Efficacy and safety over 26 weeks of an oral treatment strategy including sitagliptin compared with an injectable treatment strategy with liraglutide in patients with type 2 diabetes mellitus inadequately controlled on metformin: a randomised clinical trial

B Charbonnel, H Steinberg, E Eymard, L Xu, P Thakkar, V Prabhu, M J Davies, S S Engel
Diabetologia 2013, 56 (7): 1503-11

AIMS/HYPOTHESIS: The aim of this work was to compare treatment intensification strategies based on orally administered vs injectable incretin-based antihyperglycaemic agents in patients with type 2 diabetes mellitus on metformin monotherapy.

METHODS: In a 26 week, open-label study, 653 patients (baseline HbA1c = 8.2% [66 mmol/mol]) were randomised at 111 sites in 21 countries in a 1:1 ratio to a strategy using oral agents (starting with sitagliptin 100 mg/day) or a strategy using the injectable drug liraglutide starting at a dose of 0.6 mg/day, up-titrated to 1.2 mg/day after 1 week. The following patients with type 2 diabetes mellitus were recruited for the study: those aged 18-79 years, on a stable dose of metformin monotherapy ≥1,500 mg/day for ≥12 weeks, with an HbA1c ≥7.0% (53 mmol/mol) and ≤11.0% (97 mmol/mol) and a fasting fingerstick glucose (FFG) <15 mmol/l (<270 mg/dl) at the randomisation visit, deemed capable by the investigator of using a Victoza pen injection device (containing 6 mg/ml liraglutide; Novo Nordisk, Bagsværd, Denmark). Women taking part in the study agreed to remain abstinent or use an acceptable method of birth control during the study. Randomisation was performed via a computer-generated allocation schedule using an interactive voice response system. After 12 weeks, patients on sitagliptin with HbA1c  ≥ 7.0% (53 mmol/mol) and fasting glucose >6.1 mmol/l had their treatment intensified with glimepiride; patients on liraglutide with HbA1c  ≥ 7.0% (53 mmol/mol) had the dose up-titrated to 1.8 mg/day. The primary analysis assessed whether the strategy using oral drugs was non-inferior to that using an injectable drug regarding HbA1c change from baseline at week 26 using a per-protocol (PP) population and a non-inferiority margin of 0.4%.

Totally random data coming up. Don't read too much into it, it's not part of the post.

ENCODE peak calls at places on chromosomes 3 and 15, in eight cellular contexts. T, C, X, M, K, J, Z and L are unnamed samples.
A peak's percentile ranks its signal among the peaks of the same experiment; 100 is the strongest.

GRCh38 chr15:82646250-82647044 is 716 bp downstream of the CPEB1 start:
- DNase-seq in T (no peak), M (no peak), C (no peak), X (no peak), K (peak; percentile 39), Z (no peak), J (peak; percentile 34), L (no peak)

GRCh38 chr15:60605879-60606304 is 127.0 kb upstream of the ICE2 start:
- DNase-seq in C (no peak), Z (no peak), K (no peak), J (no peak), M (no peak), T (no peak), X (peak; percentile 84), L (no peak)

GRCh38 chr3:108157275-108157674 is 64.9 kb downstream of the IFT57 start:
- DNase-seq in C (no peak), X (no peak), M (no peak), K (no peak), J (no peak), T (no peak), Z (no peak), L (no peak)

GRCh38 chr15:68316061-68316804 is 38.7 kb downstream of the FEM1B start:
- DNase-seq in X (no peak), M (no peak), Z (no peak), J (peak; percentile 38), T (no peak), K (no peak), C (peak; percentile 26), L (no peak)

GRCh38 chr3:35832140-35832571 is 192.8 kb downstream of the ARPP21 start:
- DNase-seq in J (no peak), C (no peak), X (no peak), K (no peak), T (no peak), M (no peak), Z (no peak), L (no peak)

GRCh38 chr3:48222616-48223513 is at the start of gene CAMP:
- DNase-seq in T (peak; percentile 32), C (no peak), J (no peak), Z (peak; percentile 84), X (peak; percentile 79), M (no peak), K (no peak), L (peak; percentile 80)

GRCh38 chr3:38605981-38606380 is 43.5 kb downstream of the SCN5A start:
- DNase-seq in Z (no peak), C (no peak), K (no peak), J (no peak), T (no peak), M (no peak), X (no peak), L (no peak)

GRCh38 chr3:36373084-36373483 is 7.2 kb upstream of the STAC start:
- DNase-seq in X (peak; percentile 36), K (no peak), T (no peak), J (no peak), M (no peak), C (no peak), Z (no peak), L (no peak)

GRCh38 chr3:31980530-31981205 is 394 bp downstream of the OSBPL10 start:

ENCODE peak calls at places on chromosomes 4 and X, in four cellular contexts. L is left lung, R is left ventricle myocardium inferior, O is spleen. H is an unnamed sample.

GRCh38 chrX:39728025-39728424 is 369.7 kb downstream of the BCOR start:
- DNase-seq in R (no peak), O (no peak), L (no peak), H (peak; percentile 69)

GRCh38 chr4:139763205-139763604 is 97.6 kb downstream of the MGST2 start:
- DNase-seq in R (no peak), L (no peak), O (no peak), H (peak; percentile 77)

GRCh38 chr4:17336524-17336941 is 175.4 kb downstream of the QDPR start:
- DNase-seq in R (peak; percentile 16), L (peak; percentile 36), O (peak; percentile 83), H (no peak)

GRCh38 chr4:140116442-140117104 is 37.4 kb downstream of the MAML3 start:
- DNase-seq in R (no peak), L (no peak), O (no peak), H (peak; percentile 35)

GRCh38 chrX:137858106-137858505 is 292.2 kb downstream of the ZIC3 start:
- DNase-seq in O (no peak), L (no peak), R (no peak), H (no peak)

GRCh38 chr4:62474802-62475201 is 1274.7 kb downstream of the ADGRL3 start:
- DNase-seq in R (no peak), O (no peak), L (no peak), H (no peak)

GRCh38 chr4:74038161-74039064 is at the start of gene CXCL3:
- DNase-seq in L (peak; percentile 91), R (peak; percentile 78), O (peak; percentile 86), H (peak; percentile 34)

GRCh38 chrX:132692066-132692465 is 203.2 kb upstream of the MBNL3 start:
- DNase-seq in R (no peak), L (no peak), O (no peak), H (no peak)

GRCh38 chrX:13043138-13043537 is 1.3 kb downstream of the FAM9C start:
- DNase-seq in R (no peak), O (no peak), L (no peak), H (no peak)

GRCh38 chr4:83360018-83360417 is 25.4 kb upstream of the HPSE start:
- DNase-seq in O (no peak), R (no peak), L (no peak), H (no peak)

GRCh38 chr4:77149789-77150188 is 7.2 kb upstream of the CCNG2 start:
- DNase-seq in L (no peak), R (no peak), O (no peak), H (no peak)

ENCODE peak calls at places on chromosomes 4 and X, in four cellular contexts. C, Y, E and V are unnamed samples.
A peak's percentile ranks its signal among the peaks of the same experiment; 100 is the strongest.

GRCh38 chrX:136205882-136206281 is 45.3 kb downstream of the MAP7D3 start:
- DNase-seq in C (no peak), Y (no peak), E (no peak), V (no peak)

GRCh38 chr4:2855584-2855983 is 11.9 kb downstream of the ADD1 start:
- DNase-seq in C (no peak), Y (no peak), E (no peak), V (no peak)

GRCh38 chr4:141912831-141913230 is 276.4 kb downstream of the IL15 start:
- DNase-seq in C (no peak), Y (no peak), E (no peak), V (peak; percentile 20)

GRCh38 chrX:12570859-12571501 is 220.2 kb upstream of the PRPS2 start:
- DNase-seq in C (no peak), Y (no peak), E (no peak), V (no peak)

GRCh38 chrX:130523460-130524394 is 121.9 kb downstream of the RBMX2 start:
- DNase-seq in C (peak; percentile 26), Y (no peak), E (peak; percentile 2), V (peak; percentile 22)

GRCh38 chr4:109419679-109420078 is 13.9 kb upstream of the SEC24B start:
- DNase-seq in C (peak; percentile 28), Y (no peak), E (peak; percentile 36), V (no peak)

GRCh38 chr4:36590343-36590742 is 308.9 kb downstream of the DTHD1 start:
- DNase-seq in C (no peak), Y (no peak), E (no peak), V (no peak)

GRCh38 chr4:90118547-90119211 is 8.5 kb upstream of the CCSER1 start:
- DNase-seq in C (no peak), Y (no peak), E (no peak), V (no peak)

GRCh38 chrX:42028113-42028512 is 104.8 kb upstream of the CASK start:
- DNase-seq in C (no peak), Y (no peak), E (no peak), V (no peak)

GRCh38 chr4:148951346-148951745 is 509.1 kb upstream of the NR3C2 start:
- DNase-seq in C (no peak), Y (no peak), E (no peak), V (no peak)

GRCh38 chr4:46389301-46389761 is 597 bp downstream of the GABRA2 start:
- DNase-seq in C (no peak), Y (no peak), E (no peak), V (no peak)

RESULTS: In the PP population (522 patients included: oral strategy, n = 269; injectable strategy, n = 253) antihyperglycaemic therapy was intensified at week 12 in 50.2% and 28.5%, respectively. HbA1c decreased over 26 weeks in both treatment strategy groups, with a larger initial reduction at week 12 in the injectable strategy group. The LS mean change in HbA1c at week 26 was -1.3% (95% CI -1.4, -1.2) in the oral strategy group and -1.4% (95% CI -1.5, -1.3) in the injectable strategy group; the study met the non-inferiority criterion. Both treatment regimens were generally well tolerated; hypoglycaemia was reported more often with the oral strategy, while nausea, vomiting, diarrhoea and abdominal pain were reported more often with the injectable strategy.

CONCLUSIONS/INTERPRETATION: An oral, incretin-based treatment strategy with sitagliptin and, if needed, glimepiride may be a good approach in many patients with type 2 diabetes mellitus for managing inadequate glycaemic control on metformin monotherapy, as compared with an injectable treatment strategy with liraglutide. The oral and injectable strategies had similar effects on HbA1c and had good overall tolerability. Trial registration NCT01296412 Funding The study was sponsored by Merck Sharp & Dohme Corp., a subsidiary of Merck and Co., Inc., Whitehouse Station, NJ, USA.

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